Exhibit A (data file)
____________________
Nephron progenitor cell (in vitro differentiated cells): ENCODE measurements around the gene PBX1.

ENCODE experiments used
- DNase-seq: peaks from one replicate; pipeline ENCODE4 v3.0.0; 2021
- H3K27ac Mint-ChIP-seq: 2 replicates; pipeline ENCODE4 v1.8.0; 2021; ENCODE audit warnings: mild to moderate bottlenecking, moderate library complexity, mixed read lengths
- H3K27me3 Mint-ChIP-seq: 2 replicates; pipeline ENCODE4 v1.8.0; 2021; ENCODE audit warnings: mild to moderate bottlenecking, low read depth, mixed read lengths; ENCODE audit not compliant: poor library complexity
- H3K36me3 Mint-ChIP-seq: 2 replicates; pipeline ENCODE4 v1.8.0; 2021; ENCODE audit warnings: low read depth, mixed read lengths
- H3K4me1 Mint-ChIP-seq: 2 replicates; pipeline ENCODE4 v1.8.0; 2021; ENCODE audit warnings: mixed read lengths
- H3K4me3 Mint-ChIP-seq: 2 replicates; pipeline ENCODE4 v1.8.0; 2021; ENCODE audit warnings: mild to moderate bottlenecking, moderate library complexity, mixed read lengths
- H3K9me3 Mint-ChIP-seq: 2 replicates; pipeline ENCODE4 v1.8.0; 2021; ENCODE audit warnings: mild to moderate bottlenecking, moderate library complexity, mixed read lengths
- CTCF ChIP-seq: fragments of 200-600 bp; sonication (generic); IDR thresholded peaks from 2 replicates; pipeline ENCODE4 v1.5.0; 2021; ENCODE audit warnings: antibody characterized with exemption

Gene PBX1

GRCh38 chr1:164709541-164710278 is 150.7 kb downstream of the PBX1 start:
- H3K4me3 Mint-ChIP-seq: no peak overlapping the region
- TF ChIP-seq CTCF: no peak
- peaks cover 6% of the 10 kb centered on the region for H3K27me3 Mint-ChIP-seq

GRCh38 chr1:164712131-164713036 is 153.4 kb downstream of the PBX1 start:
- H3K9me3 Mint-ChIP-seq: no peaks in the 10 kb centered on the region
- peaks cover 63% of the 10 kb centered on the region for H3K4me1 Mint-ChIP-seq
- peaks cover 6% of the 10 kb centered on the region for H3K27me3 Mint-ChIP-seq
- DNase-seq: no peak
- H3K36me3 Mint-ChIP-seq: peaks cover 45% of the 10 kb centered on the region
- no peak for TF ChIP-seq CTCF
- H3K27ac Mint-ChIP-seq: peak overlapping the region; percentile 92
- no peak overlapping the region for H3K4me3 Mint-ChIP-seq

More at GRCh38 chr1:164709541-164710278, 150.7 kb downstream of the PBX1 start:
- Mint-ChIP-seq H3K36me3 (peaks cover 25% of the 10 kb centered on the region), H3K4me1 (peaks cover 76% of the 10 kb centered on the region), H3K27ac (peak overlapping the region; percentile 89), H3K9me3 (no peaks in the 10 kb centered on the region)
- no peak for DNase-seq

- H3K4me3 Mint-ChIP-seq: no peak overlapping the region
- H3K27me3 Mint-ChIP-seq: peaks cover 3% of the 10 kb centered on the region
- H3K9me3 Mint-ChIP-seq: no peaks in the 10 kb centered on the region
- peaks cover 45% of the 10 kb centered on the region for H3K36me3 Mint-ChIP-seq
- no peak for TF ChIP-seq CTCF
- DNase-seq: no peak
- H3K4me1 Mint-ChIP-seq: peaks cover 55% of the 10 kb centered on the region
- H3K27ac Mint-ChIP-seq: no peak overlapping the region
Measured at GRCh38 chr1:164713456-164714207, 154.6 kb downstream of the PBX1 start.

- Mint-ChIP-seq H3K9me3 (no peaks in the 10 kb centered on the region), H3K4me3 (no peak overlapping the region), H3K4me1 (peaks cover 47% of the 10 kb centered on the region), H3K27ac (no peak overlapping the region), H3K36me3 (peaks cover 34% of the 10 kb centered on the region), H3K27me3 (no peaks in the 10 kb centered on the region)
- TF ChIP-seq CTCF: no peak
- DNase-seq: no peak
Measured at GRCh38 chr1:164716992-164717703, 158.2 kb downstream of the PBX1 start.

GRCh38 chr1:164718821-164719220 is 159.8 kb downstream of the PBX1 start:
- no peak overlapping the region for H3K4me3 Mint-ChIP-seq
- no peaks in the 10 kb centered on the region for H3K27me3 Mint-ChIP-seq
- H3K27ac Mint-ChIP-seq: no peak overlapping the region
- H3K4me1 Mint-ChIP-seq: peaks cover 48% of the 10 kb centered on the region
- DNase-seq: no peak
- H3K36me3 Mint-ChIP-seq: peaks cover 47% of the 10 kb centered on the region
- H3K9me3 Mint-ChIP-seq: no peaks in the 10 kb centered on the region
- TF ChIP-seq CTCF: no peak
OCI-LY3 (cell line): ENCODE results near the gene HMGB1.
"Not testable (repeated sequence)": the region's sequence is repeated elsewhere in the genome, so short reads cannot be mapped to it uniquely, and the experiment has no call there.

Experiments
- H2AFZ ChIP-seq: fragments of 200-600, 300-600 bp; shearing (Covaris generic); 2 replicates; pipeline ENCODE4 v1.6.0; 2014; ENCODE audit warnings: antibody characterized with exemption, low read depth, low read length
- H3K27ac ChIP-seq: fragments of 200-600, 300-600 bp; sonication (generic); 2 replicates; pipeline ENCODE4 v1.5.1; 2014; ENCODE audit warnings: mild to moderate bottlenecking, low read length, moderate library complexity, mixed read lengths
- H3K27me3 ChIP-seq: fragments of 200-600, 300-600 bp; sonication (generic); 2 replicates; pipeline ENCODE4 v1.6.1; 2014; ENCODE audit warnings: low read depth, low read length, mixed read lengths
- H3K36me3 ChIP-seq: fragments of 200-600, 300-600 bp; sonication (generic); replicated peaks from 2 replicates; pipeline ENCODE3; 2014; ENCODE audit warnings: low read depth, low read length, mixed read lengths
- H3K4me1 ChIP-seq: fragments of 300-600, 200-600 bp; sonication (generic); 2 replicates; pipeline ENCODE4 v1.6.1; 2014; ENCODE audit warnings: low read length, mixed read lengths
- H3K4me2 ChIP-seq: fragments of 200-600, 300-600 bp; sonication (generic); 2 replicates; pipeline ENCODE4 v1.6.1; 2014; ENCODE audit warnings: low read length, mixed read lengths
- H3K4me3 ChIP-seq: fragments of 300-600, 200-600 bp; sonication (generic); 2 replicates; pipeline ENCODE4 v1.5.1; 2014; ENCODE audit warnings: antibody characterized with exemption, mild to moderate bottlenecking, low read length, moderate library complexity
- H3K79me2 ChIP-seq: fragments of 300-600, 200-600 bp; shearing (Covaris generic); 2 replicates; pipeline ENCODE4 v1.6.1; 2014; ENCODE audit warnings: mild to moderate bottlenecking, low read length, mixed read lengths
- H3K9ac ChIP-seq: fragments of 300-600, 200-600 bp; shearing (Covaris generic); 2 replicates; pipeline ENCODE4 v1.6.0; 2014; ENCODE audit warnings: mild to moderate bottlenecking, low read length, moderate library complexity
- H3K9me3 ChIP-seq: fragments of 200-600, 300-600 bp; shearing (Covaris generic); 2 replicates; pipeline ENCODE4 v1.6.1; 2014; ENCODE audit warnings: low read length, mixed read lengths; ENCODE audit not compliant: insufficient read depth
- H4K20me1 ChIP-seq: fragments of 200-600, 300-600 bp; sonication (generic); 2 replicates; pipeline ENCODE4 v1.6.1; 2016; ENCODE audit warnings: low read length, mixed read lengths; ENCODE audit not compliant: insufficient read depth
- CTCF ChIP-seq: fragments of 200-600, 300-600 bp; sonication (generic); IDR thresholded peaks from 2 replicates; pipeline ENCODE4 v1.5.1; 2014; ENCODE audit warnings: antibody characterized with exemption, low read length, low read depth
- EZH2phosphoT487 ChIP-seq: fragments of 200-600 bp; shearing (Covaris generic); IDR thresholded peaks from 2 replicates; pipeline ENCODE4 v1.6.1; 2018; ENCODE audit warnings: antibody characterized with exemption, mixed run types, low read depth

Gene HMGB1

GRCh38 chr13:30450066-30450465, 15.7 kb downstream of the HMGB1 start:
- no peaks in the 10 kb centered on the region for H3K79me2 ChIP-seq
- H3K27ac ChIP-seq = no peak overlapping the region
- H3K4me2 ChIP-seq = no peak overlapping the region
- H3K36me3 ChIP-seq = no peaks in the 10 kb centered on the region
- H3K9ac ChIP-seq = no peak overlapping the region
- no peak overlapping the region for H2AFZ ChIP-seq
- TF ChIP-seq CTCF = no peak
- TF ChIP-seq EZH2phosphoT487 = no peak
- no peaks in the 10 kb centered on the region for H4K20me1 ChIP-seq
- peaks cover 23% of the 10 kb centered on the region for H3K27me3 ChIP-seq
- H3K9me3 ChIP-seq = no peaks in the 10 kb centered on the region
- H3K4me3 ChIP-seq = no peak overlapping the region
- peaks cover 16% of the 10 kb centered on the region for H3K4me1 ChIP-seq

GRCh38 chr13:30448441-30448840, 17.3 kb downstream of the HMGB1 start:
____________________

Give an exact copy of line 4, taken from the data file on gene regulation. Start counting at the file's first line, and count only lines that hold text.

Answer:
- H3K27ac Mint-ChIP-seq: 2 replicates; pipeline ENCODE4 v1.8.0; 2021; ENCODE audit warnings: mild to moderate bottlenecking, moderate library complexity, mixed read lengths